The future of cyber by IARPA, DHS

The Homeland Security Department is thinking beyond continuous monitoring and the Director of National Intelligence wants help forecasting cyber attack vectors.

These are two interesting cybersecurity-related requests for information that may have been overlooked in December, but due dates for responses are coming soon.

Let’s start with the Intelligence Advanced Research Projects Activity’s (IARPA) RFI for its CAUSE program.

Through the Cyber-attack Automated Unconventional Sensor Environment (CAUSE), IARPA wants vendors to develop software that will forecast methods and detect emerging phenomena to help cyber defenders against potential attack paths.

“The CAUSE Program aims to develop and validate unconventional multi- disciplined sensor technology (e.g., actor behavior models, black market sales) that will forecast cyber-attacks and complement existing advanced intrusion detection capabilities,” the notice in FedBizOpps.gov stated. “Anticipated innovations include: methods to manage and extract huge amounts of streaming and batch data, the application and introduction of new and existing features from other disciplines to the cyber domain, and the development of models to generate probabilistic warnings for future cyber events. Successful proposers will combine cutting-edge research with the ability to develop robust forecasting capabilities from multiple sensors not typically used in the cyber domain.”

IARPA says the program will include unclassified and classified research activities, and it expects the teams working on the program to be multi- disciplinary, consisting of computer scientists, data scientists, social and behavior scientists, mathematicians and statisticians, and other cyber and computer experts.

IARPA is holding an industry day Jan. 21, in Washington in anticipation of a new solicitation. Deadline to register for the industry day is Jan. 14.

DHS, meanwhile, issued an RFI for its EASE program, which is a concept focused on automated and dynamic cyber defense capabilities.

DHS wants vendors to view the Enterprise Automated Security Environment (EASE) concept through three paths: Cyberspace, cyber-relevant time and critical infrastructure.

DHS says this RFI will be one of several coming over the next year or so.

“Recognizing current security practices are insufficient to prevent successful attacks, respond to attacks and remain resilient during attacks, DHS first promulgated ‘the idea of a healthy, resilient — and fundamentally more secure — cyber ecosystem of the future. In this cyber ecosystem, cyber participants, including cyber devices, are able to work together in near-real time to anticipate and prevent cyber attacks, limit the spread of attacks across participating devices, minimize the consequences of attacks and recover to a trusted state,'” the RFI stated. “DHS recognizes that achieving this level of advancement and coordination cannot be accomplished in a single step by any single party, but requires an evolutionary, federated approach with extensive community collaboration involving all stakeholders.”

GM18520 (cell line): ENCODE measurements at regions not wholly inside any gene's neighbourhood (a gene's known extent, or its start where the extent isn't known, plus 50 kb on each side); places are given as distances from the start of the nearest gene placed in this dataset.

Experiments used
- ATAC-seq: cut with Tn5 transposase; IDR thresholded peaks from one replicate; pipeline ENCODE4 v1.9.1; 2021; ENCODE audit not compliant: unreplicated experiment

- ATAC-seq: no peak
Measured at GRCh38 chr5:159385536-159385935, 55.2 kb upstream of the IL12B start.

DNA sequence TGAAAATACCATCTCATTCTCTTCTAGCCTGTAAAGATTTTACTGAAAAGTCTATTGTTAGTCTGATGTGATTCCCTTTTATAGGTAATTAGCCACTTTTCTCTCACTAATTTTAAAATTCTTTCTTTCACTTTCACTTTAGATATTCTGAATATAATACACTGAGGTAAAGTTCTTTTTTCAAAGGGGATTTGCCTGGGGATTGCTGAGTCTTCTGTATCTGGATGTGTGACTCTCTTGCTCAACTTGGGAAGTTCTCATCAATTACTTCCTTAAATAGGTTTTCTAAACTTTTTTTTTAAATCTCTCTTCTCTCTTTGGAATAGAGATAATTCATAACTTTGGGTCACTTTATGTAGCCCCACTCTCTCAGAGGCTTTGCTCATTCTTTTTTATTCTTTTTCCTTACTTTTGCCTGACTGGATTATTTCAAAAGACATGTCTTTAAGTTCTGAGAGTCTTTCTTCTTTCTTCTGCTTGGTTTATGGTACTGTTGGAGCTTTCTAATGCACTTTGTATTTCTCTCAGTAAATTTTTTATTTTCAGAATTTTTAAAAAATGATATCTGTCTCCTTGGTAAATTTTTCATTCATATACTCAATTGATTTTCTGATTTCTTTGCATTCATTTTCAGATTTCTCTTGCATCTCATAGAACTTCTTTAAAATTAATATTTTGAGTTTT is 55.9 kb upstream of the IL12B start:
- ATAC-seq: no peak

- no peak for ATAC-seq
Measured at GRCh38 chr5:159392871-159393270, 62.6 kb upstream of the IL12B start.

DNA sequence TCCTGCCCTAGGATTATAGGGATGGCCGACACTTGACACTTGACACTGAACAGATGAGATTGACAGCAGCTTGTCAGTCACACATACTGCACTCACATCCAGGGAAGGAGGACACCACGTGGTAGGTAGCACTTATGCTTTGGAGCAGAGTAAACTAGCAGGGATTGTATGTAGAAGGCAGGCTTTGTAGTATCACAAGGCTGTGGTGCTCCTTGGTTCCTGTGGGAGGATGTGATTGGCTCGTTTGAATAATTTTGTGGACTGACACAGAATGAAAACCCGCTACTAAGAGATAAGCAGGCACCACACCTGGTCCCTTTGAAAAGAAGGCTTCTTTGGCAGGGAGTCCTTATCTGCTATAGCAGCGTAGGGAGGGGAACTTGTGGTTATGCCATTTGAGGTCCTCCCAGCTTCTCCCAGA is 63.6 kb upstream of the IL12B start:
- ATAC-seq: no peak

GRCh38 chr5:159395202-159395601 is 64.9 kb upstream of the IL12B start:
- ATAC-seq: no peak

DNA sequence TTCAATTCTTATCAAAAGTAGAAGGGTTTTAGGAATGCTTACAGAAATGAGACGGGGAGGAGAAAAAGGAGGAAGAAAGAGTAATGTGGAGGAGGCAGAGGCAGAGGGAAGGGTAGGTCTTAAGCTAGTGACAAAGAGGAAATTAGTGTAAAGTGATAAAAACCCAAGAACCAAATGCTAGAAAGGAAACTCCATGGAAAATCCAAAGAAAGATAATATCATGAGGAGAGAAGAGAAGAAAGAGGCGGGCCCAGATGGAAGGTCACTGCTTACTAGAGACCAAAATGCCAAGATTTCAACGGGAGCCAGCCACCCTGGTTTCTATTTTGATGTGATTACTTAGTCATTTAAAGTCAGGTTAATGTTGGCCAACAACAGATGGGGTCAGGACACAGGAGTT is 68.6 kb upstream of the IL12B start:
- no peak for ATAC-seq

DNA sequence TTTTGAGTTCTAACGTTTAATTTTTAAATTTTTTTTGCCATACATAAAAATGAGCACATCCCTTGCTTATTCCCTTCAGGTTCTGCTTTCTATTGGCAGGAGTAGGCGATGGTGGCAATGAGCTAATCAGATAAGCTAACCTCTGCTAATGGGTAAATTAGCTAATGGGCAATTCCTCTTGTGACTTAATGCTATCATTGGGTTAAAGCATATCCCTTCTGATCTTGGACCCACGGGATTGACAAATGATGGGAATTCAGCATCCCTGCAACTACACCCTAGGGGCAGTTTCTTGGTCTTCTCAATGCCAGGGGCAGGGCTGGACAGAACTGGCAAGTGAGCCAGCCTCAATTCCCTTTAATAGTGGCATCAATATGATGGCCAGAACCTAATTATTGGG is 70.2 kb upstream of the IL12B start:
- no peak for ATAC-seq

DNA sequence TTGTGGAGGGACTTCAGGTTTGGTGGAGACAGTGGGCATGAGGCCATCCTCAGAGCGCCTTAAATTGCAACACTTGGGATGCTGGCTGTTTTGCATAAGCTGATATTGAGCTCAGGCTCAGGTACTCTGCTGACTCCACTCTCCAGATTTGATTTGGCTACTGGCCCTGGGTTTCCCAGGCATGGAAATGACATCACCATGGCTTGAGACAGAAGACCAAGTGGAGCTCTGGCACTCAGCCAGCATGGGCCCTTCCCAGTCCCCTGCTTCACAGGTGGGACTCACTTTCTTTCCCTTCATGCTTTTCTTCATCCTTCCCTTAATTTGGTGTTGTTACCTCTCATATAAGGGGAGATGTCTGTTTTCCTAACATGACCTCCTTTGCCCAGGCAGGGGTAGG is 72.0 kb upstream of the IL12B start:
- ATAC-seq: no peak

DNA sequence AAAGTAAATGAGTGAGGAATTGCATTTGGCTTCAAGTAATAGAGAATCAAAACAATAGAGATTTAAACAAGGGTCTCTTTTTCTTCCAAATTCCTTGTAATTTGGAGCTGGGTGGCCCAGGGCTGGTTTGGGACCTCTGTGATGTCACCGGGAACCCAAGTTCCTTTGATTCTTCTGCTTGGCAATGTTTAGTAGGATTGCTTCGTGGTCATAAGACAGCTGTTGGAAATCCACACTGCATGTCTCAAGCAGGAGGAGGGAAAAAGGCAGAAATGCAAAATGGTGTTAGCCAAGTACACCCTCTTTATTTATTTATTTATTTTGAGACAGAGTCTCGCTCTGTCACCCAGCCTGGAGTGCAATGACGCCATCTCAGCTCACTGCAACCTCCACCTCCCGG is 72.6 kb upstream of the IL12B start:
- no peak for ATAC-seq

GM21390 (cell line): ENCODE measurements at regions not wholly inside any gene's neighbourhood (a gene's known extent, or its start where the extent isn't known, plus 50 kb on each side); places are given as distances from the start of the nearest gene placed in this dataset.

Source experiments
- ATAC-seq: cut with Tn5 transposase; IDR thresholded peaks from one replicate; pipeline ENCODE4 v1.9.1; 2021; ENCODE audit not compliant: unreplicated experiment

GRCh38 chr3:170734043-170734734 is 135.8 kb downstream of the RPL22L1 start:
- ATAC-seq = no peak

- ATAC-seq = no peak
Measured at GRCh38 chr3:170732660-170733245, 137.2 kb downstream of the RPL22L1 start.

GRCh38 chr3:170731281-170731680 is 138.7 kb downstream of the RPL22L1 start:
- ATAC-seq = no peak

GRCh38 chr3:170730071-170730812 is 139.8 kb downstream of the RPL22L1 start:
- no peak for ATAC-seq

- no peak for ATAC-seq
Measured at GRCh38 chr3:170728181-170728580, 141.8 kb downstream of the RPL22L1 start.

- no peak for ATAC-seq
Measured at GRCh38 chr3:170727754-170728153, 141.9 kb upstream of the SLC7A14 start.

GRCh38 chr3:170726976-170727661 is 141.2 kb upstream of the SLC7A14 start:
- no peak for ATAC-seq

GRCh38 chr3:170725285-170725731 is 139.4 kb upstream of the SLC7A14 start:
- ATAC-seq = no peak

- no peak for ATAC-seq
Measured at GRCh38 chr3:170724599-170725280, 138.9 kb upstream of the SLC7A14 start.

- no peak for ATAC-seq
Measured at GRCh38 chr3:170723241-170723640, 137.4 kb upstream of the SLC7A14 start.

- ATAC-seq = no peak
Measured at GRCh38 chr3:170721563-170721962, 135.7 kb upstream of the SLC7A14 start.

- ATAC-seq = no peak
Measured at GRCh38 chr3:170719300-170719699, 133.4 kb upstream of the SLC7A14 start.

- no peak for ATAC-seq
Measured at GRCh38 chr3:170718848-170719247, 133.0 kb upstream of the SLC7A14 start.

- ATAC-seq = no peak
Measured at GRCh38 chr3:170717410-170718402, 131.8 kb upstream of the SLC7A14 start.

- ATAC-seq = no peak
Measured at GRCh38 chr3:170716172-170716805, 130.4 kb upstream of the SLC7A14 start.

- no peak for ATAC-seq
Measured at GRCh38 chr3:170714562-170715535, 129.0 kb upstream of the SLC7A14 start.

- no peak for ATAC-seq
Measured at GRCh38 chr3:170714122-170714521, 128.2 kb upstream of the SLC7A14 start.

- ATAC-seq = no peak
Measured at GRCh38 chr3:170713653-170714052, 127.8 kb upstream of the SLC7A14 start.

Among the operational goals for EASE are to:

  • Enable the automated execution of cyberspace defense activities in cyber- relevant time where possible;
  • Expand the availability of integrated and interoperable cyberspace defense tools, tool suites and data as well as defensive best practices;
  • Device actionable metrics to measure the effectiveness of cyberspace defense activities and quickly provide actionable feedback;
  • Share the design and specifications of the modular, plug-and-play environment with private sector, state, local and tribal governments for their voluntary use in protecting their networks.

DHS says it plans a series of workshops in 2015 and plans to develop a broad agency announcement (BAA) or request for proposal for the EASE concept and cyber defense capabilities.

The deadline to respond is Feb. 3.

And speaking of DHS cyber, the Office of Personnel Management re-approved the Schedule A hiring authority for 1,000 cyber positions at DHS.

In the Dec. 30 Federal Register notice, OPM says DHS has until Dec. 31, 2015, to use this authority to hire experts in cyber risk and strategic analysis, incident handling and malware/vulnerability analysis, program management, distributed control systems security, cyber incident response, cyber exercise facilitation and management, cyber vulnerability detection and assessment, network and systems engineering, enterprise architecture, intelligence analysis, investigation, investigative analysis and cyber-related infrastructure interdependency analysis requiring unique qualifications currently not established by OPM. The employees will come in at GS-9-to-15 levels.

OPM gave DHS a similar authority in 2009 for three years. Former DHS Secretary Janet Napolitano said in 2012 the agency brought in 600 new cyber experts.

This post is part of Jason Miller’s Inside the Reporter’s Notebook feature. Read more from this edition of Jason’s Notebook.

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